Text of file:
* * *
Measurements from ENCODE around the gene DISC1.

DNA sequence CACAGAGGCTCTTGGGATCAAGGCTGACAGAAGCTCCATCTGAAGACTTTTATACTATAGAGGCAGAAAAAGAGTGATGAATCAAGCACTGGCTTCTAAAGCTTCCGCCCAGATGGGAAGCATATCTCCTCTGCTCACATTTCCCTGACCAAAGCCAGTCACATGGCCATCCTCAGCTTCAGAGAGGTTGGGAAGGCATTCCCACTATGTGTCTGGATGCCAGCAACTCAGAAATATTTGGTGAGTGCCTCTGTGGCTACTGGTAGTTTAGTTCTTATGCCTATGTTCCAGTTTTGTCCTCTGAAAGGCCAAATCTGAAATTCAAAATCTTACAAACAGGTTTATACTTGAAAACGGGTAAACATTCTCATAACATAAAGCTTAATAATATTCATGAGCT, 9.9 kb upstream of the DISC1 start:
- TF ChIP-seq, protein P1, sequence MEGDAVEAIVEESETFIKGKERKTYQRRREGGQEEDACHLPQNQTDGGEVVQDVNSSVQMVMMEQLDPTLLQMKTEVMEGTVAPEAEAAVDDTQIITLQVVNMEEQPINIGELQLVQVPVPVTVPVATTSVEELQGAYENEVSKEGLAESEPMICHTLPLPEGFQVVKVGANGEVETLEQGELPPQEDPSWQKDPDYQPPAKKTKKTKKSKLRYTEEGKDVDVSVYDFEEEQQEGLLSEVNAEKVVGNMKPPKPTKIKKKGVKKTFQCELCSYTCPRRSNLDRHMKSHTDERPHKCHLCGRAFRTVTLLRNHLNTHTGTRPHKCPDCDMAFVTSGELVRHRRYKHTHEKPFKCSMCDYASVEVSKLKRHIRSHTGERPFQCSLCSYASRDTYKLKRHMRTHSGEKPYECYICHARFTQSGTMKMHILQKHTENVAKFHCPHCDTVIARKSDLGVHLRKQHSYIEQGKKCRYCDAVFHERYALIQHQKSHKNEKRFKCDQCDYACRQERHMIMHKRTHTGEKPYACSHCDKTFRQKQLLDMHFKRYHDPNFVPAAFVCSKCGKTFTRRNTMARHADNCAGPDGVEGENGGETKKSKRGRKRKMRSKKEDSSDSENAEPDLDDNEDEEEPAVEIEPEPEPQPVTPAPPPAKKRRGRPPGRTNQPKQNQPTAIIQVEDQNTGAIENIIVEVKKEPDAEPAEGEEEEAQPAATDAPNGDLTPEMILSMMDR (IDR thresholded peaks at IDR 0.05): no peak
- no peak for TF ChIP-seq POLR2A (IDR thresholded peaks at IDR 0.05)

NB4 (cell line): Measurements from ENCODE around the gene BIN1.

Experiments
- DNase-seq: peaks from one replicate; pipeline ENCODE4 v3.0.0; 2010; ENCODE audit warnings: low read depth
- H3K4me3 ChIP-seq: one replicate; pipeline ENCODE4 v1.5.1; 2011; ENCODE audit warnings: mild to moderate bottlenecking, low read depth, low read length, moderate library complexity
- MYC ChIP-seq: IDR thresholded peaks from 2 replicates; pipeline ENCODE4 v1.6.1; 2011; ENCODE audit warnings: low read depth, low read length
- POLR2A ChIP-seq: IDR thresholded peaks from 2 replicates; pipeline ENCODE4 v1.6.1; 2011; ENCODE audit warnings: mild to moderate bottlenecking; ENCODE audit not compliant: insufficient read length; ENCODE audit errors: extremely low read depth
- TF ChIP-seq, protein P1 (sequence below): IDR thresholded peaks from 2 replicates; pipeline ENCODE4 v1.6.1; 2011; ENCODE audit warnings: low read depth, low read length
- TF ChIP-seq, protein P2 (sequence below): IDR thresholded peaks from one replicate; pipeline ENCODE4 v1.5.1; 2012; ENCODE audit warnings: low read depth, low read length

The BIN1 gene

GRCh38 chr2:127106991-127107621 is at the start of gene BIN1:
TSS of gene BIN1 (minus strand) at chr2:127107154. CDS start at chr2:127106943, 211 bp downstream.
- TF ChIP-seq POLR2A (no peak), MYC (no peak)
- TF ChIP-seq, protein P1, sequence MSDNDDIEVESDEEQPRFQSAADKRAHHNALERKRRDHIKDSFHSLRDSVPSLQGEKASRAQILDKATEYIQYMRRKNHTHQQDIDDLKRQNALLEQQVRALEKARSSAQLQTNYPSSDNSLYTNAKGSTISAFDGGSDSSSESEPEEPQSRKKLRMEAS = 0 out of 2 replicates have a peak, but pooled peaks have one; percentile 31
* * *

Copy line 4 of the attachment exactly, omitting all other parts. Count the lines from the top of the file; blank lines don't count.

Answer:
- no peak for TF ChIP-seq POLR2A (IDR thresholded peaks at IDR 0.05)